See, now if Volkswagen went with the no-dealer distribution model Tesla Motors has been pushing for during the past few years, it wouldn't be having this problem, would it? The beleaguered German automaker is trying to work with US dealers taking some of the brunt of the diesel-emissions scandal that broke in September, Bloomberg News says. And there's a lot of work to be done.

The so-called "cheat" software that was designed to fool emissions-testing systems impacts about a half-million vehicles on US roads, and VW still hasn't figured out how or when it will repair the issue. The automaker withdrew its request for EPA certification for its new diesels, and that means the country's 650 VW dealers have a bunch of vehicles on their lots that can't be sold, and are costing the dealers a pretty penny in the form of finance charges, not to mention valuable real estate. VW is offering discounts on gas-powered VWs of as much as $4,200, and incentives of more than $2,200 on SUVs sold by VW's Audi division. The company will also be giving cash and no-interest loans to some US VW dealers.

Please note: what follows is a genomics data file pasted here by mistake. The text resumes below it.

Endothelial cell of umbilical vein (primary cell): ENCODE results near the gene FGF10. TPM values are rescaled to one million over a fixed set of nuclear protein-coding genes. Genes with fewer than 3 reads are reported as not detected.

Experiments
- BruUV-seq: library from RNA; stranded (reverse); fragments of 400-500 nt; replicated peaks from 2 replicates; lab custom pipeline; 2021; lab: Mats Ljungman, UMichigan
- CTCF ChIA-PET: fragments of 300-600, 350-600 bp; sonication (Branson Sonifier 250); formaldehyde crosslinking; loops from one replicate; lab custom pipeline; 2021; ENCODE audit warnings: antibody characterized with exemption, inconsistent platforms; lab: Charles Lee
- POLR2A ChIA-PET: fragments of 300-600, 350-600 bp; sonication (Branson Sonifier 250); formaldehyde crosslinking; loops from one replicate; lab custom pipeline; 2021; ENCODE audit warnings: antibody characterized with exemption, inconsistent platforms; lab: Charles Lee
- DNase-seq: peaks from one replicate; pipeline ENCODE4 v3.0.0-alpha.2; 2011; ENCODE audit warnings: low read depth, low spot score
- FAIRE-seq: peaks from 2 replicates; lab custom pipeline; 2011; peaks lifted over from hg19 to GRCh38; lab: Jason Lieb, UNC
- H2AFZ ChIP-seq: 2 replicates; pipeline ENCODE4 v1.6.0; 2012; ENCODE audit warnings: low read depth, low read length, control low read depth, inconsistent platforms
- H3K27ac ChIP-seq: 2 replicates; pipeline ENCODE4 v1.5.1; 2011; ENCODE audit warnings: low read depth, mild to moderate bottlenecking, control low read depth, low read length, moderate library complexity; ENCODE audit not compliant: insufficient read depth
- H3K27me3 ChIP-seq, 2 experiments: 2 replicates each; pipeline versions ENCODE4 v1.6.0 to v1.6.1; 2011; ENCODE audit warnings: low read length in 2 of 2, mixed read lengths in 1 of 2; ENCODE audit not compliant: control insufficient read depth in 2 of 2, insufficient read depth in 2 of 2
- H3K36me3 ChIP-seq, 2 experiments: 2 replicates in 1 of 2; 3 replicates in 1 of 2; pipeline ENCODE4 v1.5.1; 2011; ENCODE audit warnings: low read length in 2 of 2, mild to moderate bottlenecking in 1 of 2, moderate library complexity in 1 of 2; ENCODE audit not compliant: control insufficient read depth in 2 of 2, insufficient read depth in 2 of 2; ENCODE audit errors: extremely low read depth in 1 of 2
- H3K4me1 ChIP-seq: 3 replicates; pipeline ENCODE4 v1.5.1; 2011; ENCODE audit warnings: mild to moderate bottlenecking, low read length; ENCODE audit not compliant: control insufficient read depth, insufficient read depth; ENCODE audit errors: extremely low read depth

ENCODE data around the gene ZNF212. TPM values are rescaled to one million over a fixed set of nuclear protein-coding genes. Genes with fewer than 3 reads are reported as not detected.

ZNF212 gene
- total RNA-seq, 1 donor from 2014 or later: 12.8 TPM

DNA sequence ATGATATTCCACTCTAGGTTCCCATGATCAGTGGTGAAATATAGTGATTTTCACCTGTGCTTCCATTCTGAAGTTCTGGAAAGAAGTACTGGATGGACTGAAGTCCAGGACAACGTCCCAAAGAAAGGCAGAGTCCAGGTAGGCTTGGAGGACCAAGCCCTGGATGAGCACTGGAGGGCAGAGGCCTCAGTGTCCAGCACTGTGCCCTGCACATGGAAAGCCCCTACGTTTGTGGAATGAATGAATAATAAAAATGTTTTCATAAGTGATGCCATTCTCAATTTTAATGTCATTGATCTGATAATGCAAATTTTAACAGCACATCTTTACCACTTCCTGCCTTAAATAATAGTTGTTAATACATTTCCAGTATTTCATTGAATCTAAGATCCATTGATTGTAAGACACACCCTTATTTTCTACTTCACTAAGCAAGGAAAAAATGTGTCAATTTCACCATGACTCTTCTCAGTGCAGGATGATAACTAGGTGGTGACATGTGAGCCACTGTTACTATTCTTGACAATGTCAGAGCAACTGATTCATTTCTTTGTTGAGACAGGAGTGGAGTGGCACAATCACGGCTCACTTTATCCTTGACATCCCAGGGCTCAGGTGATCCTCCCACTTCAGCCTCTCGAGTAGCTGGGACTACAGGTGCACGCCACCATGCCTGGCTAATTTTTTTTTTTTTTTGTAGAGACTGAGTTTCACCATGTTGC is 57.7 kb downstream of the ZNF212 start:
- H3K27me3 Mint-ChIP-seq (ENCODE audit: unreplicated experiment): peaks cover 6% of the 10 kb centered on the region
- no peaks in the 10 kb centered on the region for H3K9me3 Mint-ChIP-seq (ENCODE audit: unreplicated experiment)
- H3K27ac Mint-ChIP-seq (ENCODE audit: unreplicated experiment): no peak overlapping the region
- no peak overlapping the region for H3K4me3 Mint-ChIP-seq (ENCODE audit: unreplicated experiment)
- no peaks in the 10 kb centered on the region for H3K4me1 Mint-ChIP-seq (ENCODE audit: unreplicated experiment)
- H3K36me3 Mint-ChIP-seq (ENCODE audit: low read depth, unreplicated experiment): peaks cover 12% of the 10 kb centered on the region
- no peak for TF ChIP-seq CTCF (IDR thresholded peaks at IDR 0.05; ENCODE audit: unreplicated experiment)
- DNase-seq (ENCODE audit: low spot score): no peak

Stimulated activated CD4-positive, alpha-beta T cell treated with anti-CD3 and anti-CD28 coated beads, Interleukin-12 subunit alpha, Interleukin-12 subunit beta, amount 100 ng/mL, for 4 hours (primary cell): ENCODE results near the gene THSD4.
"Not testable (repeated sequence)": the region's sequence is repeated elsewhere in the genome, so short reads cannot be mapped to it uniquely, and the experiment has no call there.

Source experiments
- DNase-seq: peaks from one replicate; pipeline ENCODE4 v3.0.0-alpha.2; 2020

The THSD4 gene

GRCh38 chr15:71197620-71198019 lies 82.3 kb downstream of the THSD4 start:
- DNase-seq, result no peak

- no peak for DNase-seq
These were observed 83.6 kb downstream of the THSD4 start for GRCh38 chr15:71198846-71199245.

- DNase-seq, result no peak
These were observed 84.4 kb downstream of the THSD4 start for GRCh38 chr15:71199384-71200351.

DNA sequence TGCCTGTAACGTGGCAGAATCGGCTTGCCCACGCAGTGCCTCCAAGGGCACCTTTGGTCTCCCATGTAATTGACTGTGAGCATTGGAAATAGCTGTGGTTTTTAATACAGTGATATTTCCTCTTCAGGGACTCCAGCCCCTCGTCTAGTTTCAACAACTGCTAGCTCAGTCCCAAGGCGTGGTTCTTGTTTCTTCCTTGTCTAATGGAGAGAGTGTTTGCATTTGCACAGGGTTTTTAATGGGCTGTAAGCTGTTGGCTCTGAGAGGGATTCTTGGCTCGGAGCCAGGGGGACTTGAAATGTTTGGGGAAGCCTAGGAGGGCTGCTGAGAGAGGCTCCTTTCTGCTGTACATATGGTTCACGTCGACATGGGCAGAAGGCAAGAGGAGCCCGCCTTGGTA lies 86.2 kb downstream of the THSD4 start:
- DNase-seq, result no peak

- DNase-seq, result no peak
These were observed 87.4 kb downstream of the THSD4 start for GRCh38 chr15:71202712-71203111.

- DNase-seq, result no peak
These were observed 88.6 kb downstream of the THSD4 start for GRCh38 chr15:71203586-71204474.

As for customers who bought an affected oil burner, VW is giving them $500 on a prepaid Visa card, and another $500 in dealership credit under a so-called Goodwill Package. That program expires at the end of April 2016 and also includes a three-year 24-hour roadside-assistance package. As for used VW diesels owners are looking to sell, the automaker is offering to pay the trade-in book value of such vehicles, using pre-scandal valuations as a benchmark.

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Volkswagen Offers $1,000 To Owners Of Cars In Cheating Scandal

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